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//CONNECTED TO A BUCOLIC EARTH//

Speaking of loincloths, evidence would prove that they are attire à la mode for Peru’s Mascho Piro tribe. The previously unphotographed clan were papp’d for the first time by Jean-Paul van Bell, a professor at the University of Cape Town who took the stills on a 2011 ornithology trip to the Amazon. Only just released to the public, Survival International has described the photographs as "the most detailed sightings of uncontacted Indians ever recorded on camera."

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//I FIGURED THAT ONE DAY I WOULD GET CAUGHT//

Taking Derelicte to a saddening level of real is a new documentary shadowing the life of 56 year-old model / photographer Mark Reay -- a handsome individual who mingles his way through life in NYC with the finesse of a high-flying playboy. The catch? He’s homeless, or rather Homme Less as the movie is so cleverly titled. Exposing “the underbelly of the American Dream” by way of contrasting a man adept so at socializing his way around some of the city’s most fashionable soirees with his night ending in brushing his teeth in a public restroom. Homme Less it set to open at New York’s IFC Center on August 7. See the trailer here.

//UNIMAGINABLY MORE DANGEROUS//

Torch-carrying Riot Grrrls to the front: Bikini Kill is re-issuing their demo. Set for release on September 22 is Revolution Girl Style Now, the punk band’s premiere collection of work that was recorded the day after one of their very first shows and self-released in May of 1991. If jamming to classics like “Suck My Left One” and “Double Dare Ya” is enough to get you to finally flip the bird to your cat-callers, hopefully the fact that the tape also includes three previously unreleased tracks (“Ocean Song”, “Just Once”, and “Playground”) is enough to have us all poised for a revolution--or should we say, Revolution Girl Style Now.

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//MY E-METER IS ON THE FRITZ//

As Tom Cruise gears up for his 25th year as a pivotal member of The Church of Scientology. sculptor Daniel Edwards has taken it upon himself to recognize the actor’s silver jubilee in a fittingly bizarre manner. The intriguing development, taken from a recent press release, will include a massive 14-foot shroud of Cruise and his apparently not-so-indistinct package alongside a series of Cruise-related commemorative silver medals available from Cory Allen Contemporary Art. The sculptor has become notorious for his less-than flattering works of celebrity matter that include a life size sculpture of Britney Spears giving birth.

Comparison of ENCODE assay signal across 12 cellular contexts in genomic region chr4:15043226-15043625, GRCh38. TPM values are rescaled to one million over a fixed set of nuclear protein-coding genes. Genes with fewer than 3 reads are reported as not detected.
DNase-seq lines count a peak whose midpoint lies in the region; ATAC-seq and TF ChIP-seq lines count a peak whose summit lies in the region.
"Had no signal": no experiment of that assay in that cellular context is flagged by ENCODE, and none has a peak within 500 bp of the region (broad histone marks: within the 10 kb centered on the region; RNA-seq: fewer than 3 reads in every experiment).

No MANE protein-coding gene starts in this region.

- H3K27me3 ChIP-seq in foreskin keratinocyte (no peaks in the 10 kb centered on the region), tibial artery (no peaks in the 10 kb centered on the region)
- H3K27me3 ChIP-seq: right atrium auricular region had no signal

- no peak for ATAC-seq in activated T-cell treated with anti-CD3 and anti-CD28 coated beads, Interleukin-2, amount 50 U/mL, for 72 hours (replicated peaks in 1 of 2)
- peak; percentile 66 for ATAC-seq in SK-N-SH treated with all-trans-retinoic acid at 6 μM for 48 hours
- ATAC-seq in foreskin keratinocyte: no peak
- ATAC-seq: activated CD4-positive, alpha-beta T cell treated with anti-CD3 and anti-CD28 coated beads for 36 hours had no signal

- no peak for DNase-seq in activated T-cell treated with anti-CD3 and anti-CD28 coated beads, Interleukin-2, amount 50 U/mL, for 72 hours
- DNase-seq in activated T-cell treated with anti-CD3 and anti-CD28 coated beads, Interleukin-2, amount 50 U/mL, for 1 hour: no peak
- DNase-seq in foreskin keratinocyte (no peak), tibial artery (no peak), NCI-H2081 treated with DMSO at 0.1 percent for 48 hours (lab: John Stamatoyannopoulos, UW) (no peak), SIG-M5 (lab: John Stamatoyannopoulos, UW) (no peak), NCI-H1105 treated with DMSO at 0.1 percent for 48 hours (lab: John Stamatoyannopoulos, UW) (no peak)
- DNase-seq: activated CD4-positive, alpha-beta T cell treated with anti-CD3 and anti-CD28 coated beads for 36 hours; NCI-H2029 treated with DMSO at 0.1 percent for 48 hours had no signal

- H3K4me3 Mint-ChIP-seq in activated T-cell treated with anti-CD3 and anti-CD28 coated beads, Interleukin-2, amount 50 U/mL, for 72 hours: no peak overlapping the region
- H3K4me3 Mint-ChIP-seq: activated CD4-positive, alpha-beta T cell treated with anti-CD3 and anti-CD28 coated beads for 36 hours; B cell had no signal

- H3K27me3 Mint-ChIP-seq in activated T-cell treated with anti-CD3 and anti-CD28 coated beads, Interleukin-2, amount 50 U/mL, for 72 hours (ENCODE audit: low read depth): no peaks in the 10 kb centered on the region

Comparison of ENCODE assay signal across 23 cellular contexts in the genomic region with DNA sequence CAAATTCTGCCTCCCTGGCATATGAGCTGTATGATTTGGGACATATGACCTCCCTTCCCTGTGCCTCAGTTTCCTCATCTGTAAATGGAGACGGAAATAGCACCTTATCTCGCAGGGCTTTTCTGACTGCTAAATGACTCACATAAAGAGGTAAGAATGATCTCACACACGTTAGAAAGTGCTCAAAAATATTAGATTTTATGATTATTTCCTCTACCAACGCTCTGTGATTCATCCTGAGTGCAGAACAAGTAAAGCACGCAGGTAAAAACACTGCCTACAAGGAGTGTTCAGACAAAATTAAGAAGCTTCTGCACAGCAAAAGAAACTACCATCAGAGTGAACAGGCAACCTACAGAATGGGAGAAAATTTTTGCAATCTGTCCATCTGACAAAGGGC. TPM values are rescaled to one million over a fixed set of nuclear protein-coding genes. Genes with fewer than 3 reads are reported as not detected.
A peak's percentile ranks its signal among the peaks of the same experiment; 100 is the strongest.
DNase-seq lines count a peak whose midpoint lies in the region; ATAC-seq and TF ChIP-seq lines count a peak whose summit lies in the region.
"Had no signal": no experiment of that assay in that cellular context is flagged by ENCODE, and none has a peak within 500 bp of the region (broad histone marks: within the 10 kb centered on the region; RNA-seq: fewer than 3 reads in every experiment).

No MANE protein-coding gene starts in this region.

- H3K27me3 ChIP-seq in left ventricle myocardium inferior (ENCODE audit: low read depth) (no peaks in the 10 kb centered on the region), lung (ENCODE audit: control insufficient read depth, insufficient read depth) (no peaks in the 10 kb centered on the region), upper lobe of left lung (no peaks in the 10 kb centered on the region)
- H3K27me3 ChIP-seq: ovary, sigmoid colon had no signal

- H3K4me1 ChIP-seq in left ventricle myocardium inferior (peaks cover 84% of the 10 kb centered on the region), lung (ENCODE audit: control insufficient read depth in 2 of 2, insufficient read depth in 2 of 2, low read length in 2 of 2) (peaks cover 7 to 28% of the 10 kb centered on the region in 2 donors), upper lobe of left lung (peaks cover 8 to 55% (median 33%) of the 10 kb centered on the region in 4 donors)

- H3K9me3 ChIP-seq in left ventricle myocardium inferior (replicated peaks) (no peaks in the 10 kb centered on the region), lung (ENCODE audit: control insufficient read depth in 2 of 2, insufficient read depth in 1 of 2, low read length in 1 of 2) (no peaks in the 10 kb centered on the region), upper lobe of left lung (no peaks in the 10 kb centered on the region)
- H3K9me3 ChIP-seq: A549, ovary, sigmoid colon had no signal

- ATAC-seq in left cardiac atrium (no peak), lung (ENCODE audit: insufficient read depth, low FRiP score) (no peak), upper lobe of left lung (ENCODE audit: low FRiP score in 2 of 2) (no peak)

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//EVEN THE MOST PROGRESSIVE ORGANS//

It’s time to examine the matrices of matriarchy. Let Power Take a Female Form is an exhibition that features Eugenia Butler, Eugenia P. Butler (Jr), and Corazon de Sol--three generations of women in the same family, each deeply embedded in the Los Angeles art scene. They have a common narrative of trauma, bonds, and womanhood, in their own unique forms of expression shown in this experimental gallery exhibit. From installations of a honey-soaked sheet covered in dead flies to a video game of three-legged creatures navigating through the universe with genitalia encounters in cosmic space, it’s obvious that there is much here to be absorbed. The Box LA will be hosting weekly gallery potlucks every Thursday until August 8 to discuss the show over food, which, to us, sounds just about as magical as flying vaginas (also featured).

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//MY INTENTIONS ARE GOOD//

Well, well, well, if there was anyone we’d question taking cues on decorum and philanthropy from, corporate banking groups would be it. Nevertheless, Citibank is casting aspersions aside as they implement a novel approach to retaining the spawn of their most affluent clients. Playing host to a cultural bootcamp of sorts, the banking giant is corralling a select group of youngsters to attend week-long summits that cover subjects of shrewd art-buying, philanthropy and cultural awareness.

Edited by Madeline Saxton-Beer and Katie Gavin

Contributors: Irene Kim, Michael Esguerra